When I toured Westminister Abbey some decades ago, I recall seeing the tomb, or at any rate the name, of William Wilberforce. The name was familiar, so I asked the guide (docent?) if he was related to that Bishop Samuel Wilberforce who had famously debated Thomas Huxley on evolution. William was indeed the father of that Bishop, but if I learned what he had done to earn his place amongst England's great heroes I don't recall it.
What he did was lead the long crusade in England to ban the slave trade. The movie Amazing Grace is a lightly fictionalized account of that crusade, and to me a great movie. Gorgeous English scenery, a dramatic true story, and, best of all, a whole potfull of great British actors - Ioan Gruffudd, Benedict Cumberbatch, Albert Finney, and Michael Gambon to mention a few.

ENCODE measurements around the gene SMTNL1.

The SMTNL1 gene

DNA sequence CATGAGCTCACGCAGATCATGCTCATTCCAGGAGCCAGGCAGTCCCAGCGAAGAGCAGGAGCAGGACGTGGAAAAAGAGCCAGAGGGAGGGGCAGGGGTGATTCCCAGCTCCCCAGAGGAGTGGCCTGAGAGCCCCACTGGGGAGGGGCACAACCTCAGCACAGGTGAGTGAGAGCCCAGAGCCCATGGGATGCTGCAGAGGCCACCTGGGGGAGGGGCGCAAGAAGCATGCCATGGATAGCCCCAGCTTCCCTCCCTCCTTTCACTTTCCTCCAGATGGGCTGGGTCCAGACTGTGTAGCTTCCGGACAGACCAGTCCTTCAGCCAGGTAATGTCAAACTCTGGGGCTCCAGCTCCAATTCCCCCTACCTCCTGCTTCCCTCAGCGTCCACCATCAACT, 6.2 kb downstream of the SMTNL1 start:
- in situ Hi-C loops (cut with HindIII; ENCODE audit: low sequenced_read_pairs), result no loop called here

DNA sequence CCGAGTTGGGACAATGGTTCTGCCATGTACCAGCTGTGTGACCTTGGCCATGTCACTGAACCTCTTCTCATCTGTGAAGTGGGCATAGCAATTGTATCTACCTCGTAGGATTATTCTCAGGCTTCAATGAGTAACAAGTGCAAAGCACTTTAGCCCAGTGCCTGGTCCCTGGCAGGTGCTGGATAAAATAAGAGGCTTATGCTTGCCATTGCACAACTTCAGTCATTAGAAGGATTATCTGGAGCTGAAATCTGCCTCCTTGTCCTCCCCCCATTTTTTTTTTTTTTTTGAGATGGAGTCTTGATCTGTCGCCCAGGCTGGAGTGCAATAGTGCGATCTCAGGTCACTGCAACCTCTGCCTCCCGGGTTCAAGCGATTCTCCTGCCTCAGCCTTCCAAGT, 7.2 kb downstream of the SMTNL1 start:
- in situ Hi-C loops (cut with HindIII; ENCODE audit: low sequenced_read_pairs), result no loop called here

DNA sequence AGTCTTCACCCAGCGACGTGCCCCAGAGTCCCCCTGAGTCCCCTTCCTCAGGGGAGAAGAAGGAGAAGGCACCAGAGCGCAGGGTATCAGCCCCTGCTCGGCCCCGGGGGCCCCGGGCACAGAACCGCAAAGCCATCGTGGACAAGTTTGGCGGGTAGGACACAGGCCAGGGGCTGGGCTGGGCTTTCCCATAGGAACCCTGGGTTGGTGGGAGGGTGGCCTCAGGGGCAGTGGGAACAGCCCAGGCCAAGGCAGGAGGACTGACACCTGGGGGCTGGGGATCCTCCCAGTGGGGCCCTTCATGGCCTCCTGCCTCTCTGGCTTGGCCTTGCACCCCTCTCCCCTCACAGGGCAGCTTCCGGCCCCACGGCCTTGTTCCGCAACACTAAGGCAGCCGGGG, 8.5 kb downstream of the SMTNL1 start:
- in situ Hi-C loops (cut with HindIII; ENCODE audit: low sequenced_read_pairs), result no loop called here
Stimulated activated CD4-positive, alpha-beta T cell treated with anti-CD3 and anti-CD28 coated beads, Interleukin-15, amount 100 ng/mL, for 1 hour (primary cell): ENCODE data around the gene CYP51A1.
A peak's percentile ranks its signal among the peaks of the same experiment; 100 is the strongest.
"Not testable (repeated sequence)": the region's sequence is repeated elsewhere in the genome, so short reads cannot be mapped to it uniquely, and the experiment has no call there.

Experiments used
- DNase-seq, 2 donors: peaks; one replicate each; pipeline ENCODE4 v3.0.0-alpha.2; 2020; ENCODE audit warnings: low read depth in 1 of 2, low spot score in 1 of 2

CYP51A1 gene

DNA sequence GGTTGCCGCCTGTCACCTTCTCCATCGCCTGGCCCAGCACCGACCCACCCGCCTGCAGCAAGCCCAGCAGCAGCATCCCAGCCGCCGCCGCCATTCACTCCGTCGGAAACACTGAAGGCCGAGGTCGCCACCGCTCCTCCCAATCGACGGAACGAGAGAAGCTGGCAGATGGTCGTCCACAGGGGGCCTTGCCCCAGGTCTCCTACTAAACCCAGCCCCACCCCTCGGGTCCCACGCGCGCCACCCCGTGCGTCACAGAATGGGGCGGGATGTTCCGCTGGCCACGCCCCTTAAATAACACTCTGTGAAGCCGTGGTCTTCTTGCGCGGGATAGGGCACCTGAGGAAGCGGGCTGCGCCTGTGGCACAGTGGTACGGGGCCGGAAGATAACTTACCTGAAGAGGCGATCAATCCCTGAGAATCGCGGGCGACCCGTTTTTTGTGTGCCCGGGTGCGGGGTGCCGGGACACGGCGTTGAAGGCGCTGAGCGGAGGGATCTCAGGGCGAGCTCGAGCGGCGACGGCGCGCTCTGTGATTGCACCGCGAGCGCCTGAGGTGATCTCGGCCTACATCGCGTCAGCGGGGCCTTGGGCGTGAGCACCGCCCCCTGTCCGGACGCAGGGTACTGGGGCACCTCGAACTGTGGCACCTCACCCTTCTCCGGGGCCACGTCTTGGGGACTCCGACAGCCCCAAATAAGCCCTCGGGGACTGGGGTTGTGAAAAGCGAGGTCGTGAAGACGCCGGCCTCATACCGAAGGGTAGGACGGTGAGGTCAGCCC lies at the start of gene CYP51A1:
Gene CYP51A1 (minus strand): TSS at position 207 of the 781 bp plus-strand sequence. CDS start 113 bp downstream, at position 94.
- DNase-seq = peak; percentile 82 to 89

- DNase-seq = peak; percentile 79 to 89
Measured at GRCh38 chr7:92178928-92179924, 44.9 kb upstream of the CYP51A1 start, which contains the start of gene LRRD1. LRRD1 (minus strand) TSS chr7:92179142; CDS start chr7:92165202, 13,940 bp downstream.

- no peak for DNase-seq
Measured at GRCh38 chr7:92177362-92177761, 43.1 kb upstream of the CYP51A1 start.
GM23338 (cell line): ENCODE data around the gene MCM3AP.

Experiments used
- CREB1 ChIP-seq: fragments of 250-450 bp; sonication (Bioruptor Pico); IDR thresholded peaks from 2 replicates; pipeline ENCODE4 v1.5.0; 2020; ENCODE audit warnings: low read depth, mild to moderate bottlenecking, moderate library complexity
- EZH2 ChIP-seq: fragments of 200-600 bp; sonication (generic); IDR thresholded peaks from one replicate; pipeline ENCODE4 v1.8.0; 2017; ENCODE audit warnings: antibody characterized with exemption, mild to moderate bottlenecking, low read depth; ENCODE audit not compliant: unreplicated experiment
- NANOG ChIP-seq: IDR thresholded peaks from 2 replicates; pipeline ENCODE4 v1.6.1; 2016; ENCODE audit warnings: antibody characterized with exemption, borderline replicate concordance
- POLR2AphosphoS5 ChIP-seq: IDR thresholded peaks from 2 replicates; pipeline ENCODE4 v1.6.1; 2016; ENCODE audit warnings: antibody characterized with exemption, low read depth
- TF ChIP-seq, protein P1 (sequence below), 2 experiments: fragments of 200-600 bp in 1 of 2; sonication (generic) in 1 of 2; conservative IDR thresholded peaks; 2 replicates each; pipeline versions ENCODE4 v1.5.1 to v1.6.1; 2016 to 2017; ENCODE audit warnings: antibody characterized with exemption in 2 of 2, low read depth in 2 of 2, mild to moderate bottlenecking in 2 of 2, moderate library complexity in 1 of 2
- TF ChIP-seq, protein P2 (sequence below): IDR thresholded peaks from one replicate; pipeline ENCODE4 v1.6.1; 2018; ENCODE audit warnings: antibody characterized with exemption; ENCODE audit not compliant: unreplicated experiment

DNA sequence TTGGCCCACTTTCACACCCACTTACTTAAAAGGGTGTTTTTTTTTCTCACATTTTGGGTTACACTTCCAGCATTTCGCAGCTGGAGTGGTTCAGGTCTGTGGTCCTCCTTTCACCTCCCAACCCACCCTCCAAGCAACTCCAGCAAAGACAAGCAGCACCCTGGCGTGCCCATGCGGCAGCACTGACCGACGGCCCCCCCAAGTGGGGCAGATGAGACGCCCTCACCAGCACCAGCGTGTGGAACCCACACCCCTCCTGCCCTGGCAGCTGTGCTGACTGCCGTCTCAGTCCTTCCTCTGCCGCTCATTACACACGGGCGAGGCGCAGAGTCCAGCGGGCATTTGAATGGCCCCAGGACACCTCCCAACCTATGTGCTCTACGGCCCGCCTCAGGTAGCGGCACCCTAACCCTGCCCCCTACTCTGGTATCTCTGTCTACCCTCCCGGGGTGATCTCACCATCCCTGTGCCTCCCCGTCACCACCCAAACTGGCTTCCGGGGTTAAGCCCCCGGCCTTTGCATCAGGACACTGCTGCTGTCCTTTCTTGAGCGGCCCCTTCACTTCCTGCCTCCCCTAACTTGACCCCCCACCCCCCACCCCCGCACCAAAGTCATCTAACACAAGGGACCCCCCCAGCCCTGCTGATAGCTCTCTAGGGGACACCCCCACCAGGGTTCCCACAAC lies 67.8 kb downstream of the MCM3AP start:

He and his cohorts changed the world for the better, a great deed indeed. Moreover he did it by doing good - not by starting a war but by making the world see evil through his eyes.
When looking up the story of his third son, Bishop Samuel Wilberforce, I was quite charmed to read that after the debate with Huxley, both sides went out for a convivial evening of food and fellowship.